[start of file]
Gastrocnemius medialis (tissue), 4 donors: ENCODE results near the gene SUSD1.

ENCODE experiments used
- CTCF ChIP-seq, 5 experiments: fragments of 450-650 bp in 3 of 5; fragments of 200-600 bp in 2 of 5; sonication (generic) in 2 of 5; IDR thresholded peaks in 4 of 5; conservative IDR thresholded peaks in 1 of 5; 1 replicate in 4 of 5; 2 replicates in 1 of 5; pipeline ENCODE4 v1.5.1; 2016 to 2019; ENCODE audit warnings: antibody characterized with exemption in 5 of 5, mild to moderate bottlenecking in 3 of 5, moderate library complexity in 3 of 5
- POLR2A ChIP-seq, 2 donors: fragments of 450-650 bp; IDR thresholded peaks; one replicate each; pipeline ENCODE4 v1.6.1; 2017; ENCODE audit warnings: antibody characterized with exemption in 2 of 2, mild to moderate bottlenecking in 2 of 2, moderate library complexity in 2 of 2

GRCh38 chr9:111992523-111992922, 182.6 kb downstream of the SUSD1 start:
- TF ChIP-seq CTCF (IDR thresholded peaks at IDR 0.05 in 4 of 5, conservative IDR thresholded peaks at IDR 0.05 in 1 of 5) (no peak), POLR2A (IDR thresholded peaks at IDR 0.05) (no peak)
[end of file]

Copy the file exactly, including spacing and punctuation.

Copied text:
Gastrocnemius medialis (tissue), 4 donors: ENCODE results near the gene SUSD1.

ENCODE experiments used
- CTCF ChIP-seq, 5 experiments: fragments of 450-650 bp in 3 of 5; fragments of 200-600 bp in 2 of 5; sonication (generic) in 2 of 5; IDR thresholded peaks in 4 of 5; conservative IDR thresholded peaks in 1 of 5; 1 replicate in 4 of 5; 2 replicates in 1 of 5; pipeline ENCODE4 v1.5.1; 2016 to 2019; ENCODE audit warnings: antibody characterized with exemption in 5 of 5, mild to moderate bottlenecking in 3 of 5, moderate library complexity in 3 of 5
- POLR2A ChIP-seq, 2 donors: fragments of 450-650 bp; IDR thresholded peaks; one replicate each; pipeline ENCODE4 v1.6.1; 2017; ENCODE audit warnings: antibody characterized with exemption in 2 of 2, mild to moderate bottlenecking in 2 of 2, moderate library complexity in 2 of 2

GRCh38 chr9:111992523-111992922, 182.6 kb downstream of the SUSD1 start:
- TF ChIP-seq CTCF (IDR thresholded peaks at IDR 0.05 in 4 of 5, conservative IDR thresholded peaks at IDR 0.05 in 1 of 5) (no peak), POLR2A (IDR thresholded peaks at IDR 0.05) (no peak)